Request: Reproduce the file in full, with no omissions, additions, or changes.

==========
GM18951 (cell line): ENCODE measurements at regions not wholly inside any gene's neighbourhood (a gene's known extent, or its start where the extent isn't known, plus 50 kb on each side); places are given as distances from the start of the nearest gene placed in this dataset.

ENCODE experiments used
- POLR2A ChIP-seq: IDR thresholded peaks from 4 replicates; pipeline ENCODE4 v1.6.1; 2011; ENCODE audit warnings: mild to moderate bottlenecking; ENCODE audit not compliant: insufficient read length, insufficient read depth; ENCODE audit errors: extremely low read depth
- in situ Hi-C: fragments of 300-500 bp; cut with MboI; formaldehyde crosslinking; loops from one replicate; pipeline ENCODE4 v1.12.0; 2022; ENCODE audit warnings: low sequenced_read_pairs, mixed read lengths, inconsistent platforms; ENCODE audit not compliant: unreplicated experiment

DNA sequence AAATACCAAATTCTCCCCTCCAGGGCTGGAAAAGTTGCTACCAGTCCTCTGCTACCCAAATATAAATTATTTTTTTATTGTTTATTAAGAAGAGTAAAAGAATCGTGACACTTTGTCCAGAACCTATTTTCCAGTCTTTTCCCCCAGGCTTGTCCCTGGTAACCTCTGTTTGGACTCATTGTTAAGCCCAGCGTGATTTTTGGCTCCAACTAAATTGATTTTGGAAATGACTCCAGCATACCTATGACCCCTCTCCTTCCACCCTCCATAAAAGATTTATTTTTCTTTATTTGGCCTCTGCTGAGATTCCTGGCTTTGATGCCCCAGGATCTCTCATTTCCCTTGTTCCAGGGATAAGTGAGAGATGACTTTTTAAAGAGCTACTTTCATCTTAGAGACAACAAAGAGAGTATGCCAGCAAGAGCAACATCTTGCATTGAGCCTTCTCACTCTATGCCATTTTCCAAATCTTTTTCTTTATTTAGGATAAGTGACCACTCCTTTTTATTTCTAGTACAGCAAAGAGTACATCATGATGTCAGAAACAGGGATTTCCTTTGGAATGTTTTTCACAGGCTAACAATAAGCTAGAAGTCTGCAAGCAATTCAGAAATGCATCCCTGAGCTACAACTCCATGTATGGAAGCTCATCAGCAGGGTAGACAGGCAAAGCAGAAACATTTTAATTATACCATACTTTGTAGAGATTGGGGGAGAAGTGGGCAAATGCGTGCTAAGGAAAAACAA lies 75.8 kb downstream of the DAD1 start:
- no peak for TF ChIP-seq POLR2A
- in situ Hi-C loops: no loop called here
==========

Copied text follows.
GM18951 (cell line): ENCODE measurements at regions not wholly inside any gene's neighbourhood (a gene's known extent, or its start where the extent isn't known, plus 50 kb on each side); places are given as distances from the start of the nearest gene placed in this dataset.

ENCODE experiments used
- POLR2A ChIP-seq: IDR thresholded peaks from 4 replicates; pipeline ENCODE4 v1.6.1; 2011; ENCODE audit warnings: mild to moderate bottlenecking; ENCODE audit not compliant: insufficient read length, insufficient read depth; ENCODE audit errors: extremely low read depth
- in situ Hi-C: fragments of 300-500 bp; cut with MboI; formaldehyde crosslinking; loops from one replicate; pipeline ENCODE4 v1.12.0; 2022; ENCODE audit warnings: low sequenced_read_pairs, mixed read lengths, inconsistent platforms; ENCODE audit not compliant: unreplicated experiment

DNA sequence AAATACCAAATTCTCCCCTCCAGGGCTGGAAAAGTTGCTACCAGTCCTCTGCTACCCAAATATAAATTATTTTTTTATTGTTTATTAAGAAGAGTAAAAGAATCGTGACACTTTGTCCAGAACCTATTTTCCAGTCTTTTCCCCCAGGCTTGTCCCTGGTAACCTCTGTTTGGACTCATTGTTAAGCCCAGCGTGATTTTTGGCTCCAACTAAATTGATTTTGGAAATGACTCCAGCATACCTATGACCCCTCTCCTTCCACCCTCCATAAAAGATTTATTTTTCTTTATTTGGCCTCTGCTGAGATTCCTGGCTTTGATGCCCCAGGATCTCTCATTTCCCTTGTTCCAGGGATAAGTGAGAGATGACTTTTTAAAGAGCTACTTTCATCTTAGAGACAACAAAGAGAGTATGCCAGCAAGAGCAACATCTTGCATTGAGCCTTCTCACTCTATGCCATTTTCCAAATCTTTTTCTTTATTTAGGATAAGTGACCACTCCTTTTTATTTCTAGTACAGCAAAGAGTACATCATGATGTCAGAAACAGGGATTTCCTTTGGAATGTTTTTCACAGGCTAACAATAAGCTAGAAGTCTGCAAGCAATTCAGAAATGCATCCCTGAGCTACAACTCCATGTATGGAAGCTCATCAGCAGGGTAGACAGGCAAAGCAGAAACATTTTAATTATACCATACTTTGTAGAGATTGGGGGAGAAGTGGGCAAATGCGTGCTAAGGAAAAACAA lies 75.8 kb downstream of the DAD1 start:
- no peak for TF ChIP-seq POLR2A
- in situ Hi-C loops: no loop called here